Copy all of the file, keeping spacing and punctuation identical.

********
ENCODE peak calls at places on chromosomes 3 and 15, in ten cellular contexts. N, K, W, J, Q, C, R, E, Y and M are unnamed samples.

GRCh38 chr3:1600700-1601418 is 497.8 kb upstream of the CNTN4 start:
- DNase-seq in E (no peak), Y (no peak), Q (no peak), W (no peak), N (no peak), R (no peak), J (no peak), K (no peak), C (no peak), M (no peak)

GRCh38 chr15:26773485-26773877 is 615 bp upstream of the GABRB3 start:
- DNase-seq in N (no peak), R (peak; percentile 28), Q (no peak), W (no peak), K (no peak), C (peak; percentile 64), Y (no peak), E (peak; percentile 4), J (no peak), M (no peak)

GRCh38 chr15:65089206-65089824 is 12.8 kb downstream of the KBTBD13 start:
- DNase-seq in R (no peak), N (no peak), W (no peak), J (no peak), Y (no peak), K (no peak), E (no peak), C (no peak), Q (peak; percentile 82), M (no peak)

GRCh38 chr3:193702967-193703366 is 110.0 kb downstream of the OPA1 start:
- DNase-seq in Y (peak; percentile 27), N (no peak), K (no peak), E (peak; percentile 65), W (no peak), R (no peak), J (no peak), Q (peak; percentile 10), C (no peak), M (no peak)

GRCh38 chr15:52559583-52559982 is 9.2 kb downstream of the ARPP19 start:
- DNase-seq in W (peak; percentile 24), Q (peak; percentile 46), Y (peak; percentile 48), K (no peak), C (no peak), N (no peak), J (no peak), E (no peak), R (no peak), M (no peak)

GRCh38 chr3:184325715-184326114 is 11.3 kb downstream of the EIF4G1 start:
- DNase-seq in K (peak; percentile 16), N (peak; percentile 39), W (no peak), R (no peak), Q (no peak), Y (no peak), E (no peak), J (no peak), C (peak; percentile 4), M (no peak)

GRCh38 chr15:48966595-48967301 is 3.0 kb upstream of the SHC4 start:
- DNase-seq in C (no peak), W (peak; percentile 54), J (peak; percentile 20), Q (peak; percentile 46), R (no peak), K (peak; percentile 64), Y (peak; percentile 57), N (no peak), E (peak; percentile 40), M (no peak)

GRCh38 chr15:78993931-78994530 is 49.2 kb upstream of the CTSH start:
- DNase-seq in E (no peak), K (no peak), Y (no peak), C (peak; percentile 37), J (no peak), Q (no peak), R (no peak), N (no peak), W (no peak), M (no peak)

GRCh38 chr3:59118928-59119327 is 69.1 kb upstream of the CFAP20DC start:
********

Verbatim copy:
ENCODE peak calls at places on chromosomes 3 and 15, in ten cellular contexts. N, K, W, J, Q, C, R, E, Y and M are unnamed samples.

GRCh38 chr3:1600700-1601418 is 497.8 kb upstream of the CNTN4 start:
- DNase-seq in E (no peak), Y (no peak), Q (no peak), W (no peak), N (no peak), R (no peak), J (no peak), K (no peak), C (no peak), M (no peak)

GRCh38 chr15:26773485-26773877 is 615 bp upstream of the GABRB3 start:
- DNase-seq in N (no peak), R (peak; percentile 28), Q (no peak), W (no peak), K (no peak), C (peak; percentile 64), Y (no peak), E (peak; percentile 4), J (no peak), M (no peak)

GRCh38 chr15:65089206-65089824 is 12.8 kb downstream of the KBTBD13 start:
- DNase-seq in R (no peak), N (no peak), W (no peak), J (no peak), Y (no peak), K (no peak), E (no peak), C (no peak), Q (peak; percentile 82), M (no peak)

GRCh38 chr3:193702967-193703366 is 110.0 kb downstream of the OPA1 start:
- DNase-seq in Y (peak; percentile 27), N (no peak), K (no peak), E (peak; percentile 65), W (no peak), R (no peak), J (no peak), Q (peak; percentile 10), C (no peak), M (no peak)

GRCh38 chr15:52559583-52559982 is 9.2 kb downstream of the ARPP19 start:
- DNase-seq in W (peak; percentile 24), Q (peak; percentile 46), Y (peak; percentile 48), K (no peak), C (no peak), N (no peak), J (no peak), E (no peak), R (no peak), M (no peak)

GRCh38 chr3:184325715-184326114 is 11.3 kb downstream of the EIF4G1 start:
- DNase-seq in K (peak; percentile 16), N (peak; percentile 39), W (no peak), R (no peak), Q (no peak), Y (no peak), E (no peak), J (no peak), C (peak; percentile 4), M (no peak)

GRCh38 chr15:48966595-48967301 is 3.0 kb upstream of the SHC4 start:
- DNase-seq in C (no peak), W (peak; percentile 54), J (peak; percentile 20), Q (peak; percentile 46), R (no peak), K (peak; percentile 64), Y (peak; percentile 57), N (no peak), E (peak; percentile 40), M (no peak)

GRCh38 chr15:78993931-78994530 is 49.2 kb upstream of the CTSH start:
- DNase-seq in E (no peak), K (no peak), Y (no peak), C (peak; percentile 37), J (no peak), Q (no peak), R (no peak), N (no peak), W (no peak), M (no peak)

GRCh38 chr3:59118928-59119327 is 69.1 kb upstream of the CFAP20DC start: